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I pause at the fringe, looking ahead to the brown and green. Phone slides into the pocket of my bag, and I’m ready to go. I hoist the bag on my shoulder and step into the wood proper. The pavement falls away behind me, and with every step, so do the sounds of civilization. Instead of the slight crunch of loose stones on the pavement, I hear the scrape of dirt, the crackle of dry leaves, and the snap of twigs with every step. Birdsong and the slight buzz of many insects fall on my ears as the whine of cars along a busy road and the chatter from crowds of people fall away. A breeze through the trees adds the shush of leaves brushing against one another and the creak of tall boughs. Plops and scurrying feet in the underbrush attest to squirrels and other critters. And I settle into myself, allowing my thoughts to fill the quiet space in front of me. Here, in this space, I reclaim who I am.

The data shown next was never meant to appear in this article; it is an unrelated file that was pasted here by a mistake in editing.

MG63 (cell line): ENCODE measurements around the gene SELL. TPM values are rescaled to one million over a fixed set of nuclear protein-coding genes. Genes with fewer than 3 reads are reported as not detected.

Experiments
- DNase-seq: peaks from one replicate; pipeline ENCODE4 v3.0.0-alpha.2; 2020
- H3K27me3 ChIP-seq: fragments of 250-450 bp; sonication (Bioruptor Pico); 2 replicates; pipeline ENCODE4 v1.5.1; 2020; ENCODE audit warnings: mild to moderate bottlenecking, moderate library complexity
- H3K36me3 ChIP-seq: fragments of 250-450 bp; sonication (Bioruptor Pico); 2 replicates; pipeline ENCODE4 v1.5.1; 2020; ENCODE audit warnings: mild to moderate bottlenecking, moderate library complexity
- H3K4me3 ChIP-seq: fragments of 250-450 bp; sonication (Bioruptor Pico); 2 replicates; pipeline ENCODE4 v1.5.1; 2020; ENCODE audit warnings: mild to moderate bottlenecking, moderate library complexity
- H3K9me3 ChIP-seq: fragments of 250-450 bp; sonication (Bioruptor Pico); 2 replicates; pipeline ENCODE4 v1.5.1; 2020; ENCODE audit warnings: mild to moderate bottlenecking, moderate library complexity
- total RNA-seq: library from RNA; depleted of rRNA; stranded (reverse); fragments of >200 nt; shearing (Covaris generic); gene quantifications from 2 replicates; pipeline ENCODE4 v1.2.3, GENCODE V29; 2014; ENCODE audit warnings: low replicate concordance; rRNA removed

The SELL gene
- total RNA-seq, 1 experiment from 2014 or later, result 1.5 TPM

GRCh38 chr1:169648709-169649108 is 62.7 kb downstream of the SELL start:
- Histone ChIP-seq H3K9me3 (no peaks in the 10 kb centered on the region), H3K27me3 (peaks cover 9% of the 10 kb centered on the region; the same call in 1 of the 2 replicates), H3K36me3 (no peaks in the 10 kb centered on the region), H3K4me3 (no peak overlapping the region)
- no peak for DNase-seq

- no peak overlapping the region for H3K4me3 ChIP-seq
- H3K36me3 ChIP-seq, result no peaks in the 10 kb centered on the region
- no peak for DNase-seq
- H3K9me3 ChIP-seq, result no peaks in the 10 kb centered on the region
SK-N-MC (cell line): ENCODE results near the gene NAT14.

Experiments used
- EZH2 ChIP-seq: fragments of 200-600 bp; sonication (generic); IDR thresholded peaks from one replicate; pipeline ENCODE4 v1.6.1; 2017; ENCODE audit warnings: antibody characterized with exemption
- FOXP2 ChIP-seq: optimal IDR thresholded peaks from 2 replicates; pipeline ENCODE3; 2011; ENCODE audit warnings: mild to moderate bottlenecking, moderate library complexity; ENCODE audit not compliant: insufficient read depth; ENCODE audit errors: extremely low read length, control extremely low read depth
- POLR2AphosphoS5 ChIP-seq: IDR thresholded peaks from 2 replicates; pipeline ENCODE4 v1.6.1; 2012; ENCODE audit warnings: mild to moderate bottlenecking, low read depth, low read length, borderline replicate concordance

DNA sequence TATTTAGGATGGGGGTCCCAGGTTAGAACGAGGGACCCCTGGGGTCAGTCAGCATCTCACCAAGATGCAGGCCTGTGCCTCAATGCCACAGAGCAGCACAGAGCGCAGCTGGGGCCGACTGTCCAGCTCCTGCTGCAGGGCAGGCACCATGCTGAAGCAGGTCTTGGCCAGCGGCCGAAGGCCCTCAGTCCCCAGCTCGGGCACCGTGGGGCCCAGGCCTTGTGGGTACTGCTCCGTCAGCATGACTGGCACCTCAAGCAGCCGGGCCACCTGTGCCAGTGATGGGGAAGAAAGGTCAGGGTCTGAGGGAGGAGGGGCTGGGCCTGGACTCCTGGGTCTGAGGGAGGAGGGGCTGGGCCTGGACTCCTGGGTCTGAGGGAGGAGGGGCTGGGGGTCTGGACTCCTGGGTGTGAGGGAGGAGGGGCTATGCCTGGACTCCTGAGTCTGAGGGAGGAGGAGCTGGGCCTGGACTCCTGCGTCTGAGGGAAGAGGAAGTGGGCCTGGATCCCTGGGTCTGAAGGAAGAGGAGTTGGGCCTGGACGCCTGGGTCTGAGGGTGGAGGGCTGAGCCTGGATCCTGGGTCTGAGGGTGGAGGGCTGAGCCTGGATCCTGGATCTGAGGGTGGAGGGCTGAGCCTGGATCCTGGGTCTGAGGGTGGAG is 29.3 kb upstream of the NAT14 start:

We’ve talked a lot about relationships, but so far we’ve talked about relationships with other people. But one of the most important relationships you will ever have is the relationship you have with yourself. This relationship dictates how you view and interact with the world, and it directs your part in relationships with others. But, like all relationships, it takes time to develop a good relationship with yourself. You have to take time to spend with yourself.